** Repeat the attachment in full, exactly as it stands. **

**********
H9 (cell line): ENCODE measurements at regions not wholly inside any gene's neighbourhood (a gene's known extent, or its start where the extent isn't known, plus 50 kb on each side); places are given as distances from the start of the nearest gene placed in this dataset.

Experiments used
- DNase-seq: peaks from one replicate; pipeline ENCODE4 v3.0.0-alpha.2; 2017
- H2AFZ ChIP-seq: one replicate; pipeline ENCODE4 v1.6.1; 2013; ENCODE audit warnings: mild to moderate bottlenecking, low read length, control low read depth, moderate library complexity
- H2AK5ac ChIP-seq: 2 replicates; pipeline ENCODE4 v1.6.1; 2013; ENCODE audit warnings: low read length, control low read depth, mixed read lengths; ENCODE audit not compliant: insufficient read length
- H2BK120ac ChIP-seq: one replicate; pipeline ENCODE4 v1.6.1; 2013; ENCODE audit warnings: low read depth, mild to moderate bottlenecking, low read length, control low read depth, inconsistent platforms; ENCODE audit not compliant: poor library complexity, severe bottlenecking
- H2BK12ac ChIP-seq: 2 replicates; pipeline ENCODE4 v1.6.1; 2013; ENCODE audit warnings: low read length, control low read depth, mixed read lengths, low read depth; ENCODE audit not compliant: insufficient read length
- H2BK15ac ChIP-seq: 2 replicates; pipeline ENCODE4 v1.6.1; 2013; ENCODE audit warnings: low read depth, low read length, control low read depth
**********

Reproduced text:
H9 (cell line): ENCODE measurements at regions not wholly inside any gene's neighbourhood (a gene's known extent, or its start where the extent isn't known, plus 50 kb on each side); places are given as distances from the start of the nearest gene placed in this dataset.

Experiments used
- DNase-seq: peaks from one replicate; pipeline ENCODE4 v3.0.0-alpha.2; 2017
- H2AFZ ChIP-seq: one replicate; pipeline ENCODE4 v1.6.1; 2013; ENCODE audit warnings: mild to moderate bottlenecking, low read length, control low read depth, moderate library complexity
- H2AK5ac ChIP-seq: 2 replicates; pipeline ENCODE4 v1.6.1; 2013; ENCODE audit warnings: low read length, control low read depth, mixed read lengths; ENCODE audit not compliant: insufficient read length
- H2BK120ac ChIP-seq: one replicate; pipeline ENCODE4 v1.6.1; 2013; ENCODE audit warnings: low read depth, mild to moderate bottlenecking, low read length, control low read depth, inconsistent platforms; ENCODE audit not compliant: poor library complexity, severe bottlenecking
- H2BK12ac ChIP-seq: 2 replicates; pipeline ENCODE4 v1.6.1; 2013; ENCODE audit warnings: low read length, control low read depth, mixed read lengths, low read depth; ENCODE audit not compliant: insufficient read length
- H2BK15ac ChIP-seq: 2 replicates; pipeline ENCODE4 v1.6.1; 2013; ENCODE audit warnings: low read depth, low read length, control low read depth